Modeling with C++
By Donna Mitchell, SynaptiCAD
As designs become more complicated, engineers will need to explore design tools that offer high-level
behavioral model features and that are portable down to gate level designs.
System-level designers have been using C and C++ for many years to model large systems, but generally
hardware designers have avoided them, instead using hardware description languages such as Verilog and
VHDL. This is because hardware description languages (HDL) are generally better at modeling hardware
at the register transfer level and gate level, and C++ is better for modeling high-level behavior such
as that used in bus-functional models.
However, hardware design complexity is increasing because more system-level functionality is being implemented
in hardware to increase system performance. This is forcing hardware designers to look more closely
at languages such as C++ that excel at behavior-level modeling so that they can begin modeling their
system earlier in the design cycle. New languages and tools for modeling hardware in C++ and connecting
C++ models to HDL models have recently emerged that reduce the learning curve and development time for
creating mixed C++/HDL designs. This article examines some of the benefits of C++ based models and how
new tools decrease the time to create and use them.
Benefits of C++
C++ provides many benefits for modeling behavioral algorithms including: advanced data structures, standard
libraries, embedded software models, and object-oriented features that promote code reuse. Engineers
can quickly build behavioral models using data structures like queues and associative arrays that mimic
the functionality of many hardware components without incurring the cost in memory and simulation time
of an equivalent HDL behavioral model.
Figure 1: C++ based Hardware Design Flow
Pre-written standard libraries can be used to quickly bring functionality to a design. Everything from
data structure libraries to networking socket interface libraries are available in C++. Often the library
code is free and open source, making it easy for the engineer to design with and debug into the new
C++ also provides an environment for development of mixed software and hardware components for embedded
applications. Engineers can start out designing at a high-level and refine down to a low level as needed.
This makes it easier to examine tradeoffs in architecture because software and hardware components can
both be described with behavioral models.
C++ data structures are particularly useful in test benches to verify high-level characteristics of
a design. For example, associative arrays and queues can be used to check non-deterministic and deterministic
arrival of packets, respectively, in a switched communications network. C++ also provides a rich environment
for developing code coverage and constrained randomization algorithms for generating input stimulus
to a design.
C++ code is portable to virtually all computing platforms, and C++ compilers are low cost compared to
HDL simulators, even free in many cases. In particular, the free GNU gcc compilers make it very easy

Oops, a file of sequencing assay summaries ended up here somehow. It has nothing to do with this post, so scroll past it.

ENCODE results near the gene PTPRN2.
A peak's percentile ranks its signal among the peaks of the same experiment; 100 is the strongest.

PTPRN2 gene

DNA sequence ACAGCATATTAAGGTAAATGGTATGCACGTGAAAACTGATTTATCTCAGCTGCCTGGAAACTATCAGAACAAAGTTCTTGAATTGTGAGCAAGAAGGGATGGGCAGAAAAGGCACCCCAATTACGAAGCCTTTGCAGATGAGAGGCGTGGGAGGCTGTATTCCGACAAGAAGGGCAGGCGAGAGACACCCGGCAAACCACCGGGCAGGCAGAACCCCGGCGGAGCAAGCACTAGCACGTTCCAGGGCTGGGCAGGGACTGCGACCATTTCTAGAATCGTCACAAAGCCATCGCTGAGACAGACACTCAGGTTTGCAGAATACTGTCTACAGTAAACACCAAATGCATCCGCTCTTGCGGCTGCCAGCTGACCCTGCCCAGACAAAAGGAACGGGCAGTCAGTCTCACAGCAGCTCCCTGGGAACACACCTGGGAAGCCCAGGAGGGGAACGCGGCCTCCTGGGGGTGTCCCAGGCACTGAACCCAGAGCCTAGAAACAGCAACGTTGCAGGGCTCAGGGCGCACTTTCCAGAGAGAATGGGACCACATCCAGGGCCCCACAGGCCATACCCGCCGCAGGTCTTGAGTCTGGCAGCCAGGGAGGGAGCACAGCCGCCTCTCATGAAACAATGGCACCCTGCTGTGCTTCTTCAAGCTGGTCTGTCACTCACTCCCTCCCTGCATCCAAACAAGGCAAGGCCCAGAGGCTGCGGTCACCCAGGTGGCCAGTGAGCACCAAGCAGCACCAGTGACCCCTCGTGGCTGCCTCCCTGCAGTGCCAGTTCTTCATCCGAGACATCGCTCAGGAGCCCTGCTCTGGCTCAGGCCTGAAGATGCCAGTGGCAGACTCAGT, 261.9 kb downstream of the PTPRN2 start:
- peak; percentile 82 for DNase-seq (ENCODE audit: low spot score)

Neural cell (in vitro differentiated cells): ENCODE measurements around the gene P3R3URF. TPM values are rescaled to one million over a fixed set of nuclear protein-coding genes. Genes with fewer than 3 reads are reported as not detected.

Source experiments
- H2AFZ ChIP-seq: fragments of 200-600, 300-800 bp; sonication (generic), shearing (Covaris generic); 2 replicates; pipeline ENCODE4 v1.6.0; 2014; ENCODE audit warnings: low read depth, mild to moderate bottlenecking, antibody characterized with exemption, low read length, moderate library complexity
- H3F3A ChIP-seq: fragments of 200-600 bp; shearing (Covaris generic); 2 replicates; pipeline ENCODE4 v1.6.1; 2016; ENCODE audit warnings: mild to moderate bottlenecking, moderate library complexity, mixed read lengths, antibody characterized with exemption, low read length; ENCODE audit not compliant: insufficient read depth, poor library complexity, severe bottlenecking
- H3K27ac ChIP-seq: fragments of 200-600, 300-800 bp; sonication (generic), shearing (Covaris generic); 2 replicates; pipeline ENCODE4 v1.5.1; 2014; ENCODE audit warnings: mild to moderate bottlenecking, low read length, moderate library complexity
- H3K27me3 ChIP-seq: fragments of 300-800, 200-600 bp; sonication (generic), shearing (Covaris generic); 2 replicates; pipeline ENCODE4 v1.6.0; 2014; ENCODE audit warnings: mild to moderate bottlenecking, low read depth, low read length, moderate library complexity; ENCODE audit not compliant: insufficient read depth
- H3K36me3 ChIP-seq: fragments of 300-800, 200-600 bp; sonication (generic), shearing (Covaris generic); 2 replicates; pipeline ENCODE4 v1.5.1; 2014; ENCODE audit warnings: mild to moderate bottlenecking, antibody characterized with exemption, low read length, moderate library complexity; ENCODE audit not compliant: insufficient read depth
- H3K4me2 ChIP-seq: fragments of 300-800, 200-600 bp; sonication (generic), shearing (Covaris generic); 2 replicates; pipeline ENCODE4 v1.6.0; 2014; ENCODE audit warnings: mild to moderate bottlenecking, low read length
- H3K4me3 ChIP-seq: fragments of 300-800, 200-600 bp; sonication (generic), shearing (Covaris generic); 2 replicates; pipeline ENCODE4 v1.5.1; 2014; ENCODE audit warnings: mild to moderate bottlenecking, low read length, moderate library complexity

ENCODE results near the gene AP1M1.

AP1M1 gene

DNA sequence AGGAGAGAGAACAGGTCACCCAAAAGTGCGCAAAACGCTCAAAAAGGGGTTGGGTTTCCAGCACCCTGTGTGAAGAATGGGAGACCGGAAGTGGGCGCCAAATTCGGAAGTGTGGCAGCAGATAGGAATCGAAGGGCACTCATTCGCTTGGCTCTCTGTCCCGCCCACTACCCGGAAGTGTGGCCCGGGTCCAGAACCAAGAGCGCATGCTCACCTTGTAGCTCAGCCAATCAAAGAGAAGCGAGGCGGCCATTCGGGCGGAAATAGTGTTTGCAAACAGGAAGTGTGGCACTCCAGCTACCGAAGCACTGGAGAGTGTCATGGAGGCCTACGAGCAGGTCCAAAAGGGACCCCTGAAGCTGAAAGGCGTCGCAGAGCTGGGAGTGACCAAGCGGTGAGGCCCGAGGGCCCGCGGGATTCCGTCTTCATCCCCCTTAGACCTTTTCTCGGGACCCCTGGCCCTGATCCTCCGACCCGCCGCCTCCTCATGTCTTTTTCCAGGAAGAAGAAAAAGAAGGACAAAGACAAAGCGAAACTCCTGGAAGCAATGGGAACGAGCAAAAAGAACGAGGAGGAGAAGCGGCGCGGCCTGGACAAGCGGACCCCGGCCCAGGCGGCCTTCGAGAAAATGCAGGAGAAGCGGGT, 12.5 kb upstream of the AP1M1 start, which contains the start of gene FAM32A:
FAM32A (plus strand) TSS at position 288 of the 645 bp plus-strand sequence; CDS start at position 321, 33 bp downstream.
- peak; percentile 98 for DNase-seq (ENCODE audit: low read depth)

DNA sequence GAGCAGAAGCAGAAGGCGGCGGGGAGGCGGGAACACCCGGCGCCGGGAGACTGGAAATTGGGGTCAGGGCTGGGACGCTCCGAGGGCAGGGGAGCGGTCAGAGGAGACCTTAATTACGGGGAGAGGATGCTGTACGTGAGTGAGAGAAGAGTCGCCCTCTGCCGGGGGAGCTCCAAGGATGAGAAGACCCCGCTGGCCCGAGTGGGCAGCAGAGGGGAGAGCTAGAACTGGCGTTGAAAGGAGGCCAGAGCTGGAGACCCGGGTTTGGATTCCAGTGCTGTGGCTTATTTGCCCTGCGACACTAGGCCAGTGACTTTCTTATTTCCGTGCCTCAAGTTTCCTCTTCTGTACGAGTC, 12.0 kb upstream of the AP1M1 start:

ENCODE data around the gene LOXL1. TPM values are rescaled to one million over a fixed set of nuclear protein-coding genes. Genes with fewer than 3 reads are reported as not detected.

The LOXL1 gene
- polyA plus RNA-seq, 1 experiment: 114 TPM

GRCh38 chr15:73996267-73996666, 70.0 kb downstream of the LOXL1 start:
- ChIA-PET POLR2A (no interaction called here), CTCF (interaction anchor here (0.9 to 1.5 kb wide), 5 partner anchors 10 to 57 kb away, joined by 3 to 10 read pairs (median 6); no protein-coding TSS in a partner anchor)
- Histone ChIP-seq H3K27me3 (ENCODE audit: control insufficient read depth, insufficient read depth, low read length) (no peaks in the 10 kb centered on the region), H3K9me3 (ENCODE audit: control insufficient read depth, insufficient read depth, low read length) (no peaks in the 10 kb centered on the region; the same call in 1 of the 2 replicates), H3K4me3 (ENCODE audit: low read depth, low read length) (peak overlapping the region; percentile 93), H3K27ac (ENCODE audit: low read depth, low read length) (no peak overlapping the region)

to move modeling code to different platforms. This means that an engineer can develop and debug his
code anywhere, including his laptop or home machine, without having to worry about license management.
When it is time to begin larger simulations or mixed C++/HDL simulations, he can move his design back
to a faster machine.
Challenges with C++
C++ does present several problems for engineers attempting to model hardware behavior. First it is difficult
to develop a set of classes able to handle hardware concepts like the passage of time, parallelism,
and signal driver resolution. Also, details of making PLI calls to an HDL simulator and developing a
method to map C++ signals to HDL signals is tedious and requires a great deal of effort. For example,
mapping code of this type can require several thousand lines of PLI-based code. And finally, you must
master C++ object oriented programming techniques and become proficient at building libraries in order
to get things to work. However there are many new tools and techniques that can help you overcome the
most demanding of these challenges.
Open Source C++ Libraries
Fortunately, several open source libraries are available that provide you with a framework to begin
modeling your design. In particular, SystemC and Cadence's TestBuilder libraries are excellent examples
of modeling libraries. SystemC v2.0 provides the modeling constructs for both high-level behavioral
models, gate level design, and the links for doing mixed C++ and HDL simulations. TestBuilder is a verification
library that provides transaction-level modeling features, constrained randomization, and automated
signal mapping between C++ signals and HDL signals.
As an example, hundreds of lines of PLI code to map an HDL signal to a C++ signal of the same name can
be reduced to the single line below using TestBuilder: write_addr (getFullInterfaceHdlNameP("write_addr"),
Graphical Code Generation
Working with C++ libraries provides an advantage in developing code, but the initial learning curve
is still significant. The syntax and library function calls are different for each library you incorporate
into your design. There is often a framework and recommended way to structure your design when using
the library. In addition, you must learn how to setup your C++ compiler and HDL environment so that
C++ library code is properly linked with your simulator. To make matters even more tedious, compilers
on different platforms often require different options (e.g. different make files). Graphical code generation
and GUI-based project management tools address these issues by automatically generating model code and
make files that are portable across platforms and different simulators and compilers.
SynaptiCAD's TestBencher Pro tool is one such a graphical code generation and GUI-based project management